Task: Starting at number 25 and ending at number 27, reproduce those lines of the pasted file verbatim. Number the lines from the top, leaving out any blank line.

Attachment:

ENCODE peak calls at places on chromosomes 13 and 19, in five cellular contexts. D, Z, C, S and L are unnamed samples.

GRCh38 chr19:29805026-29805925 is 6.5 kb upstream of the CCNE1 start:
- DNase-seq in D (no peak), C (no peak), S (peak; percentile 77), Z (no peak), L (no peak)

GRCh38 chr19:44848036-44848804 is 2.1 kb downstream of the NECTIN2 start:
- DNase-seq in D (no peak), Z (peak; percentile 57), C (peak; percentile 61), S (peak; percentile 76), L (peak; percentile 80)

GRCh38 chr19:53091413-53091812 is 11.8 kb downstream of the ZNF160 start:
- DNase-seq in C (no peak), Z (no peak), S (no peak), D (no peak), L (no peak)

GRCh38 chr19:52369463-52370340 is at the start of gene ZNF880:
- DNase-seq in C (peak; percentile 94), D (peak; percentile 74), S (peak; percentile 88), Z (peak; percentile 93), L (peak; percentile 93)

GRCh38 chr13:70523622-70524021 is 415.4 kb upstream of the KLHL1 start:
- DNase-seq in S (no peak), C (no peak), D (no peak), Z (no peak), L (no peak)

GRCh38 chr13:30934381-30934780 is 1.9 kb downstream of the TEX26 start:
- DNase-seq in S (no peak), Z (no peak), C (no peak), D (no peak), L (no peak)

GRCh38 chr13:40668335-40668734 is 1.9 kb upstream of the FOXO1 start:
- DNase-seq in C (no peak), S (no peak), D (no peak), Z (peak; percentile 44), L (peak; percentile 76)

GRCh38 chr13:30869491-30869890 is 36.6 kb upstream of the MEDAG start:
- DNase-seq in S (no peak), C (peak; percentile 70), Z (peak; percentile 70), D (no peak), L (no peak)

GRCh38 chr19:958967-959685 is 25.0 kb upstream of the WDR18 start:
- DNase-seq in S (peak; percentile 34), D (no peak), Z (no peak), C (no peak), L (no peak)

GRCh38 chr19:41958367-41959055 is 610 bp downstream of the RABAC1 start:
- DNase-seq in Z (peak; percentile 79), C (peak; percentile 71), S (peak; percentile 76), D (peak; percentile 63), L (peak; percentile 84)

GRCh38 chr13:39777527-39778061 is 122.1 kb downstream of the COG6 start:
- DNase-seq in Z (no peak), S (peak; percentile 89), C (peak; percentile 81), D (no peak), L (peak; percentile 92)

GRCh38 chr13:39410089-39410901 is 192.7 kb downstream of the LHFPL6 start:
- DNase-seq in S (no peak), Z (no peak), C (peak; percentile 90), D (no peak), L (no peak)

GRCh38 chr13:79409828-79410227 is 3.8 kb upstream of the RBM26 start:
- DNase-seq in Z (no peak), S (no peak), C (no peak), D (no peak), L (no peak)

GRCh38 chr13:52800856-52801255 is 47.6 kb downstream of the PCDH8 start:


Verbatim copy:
- DNase-seq in S (no peak), Z (no peak), C (peak; percentile 90), D (no peak), L (no peak)

GRCh38 chr13:79409828-79410227 is 3.8 kb upstream of the RBM26 start:
- DNase-seq in Z (no peak), S (no peak), C (no peak), D (no peak), L (no peak)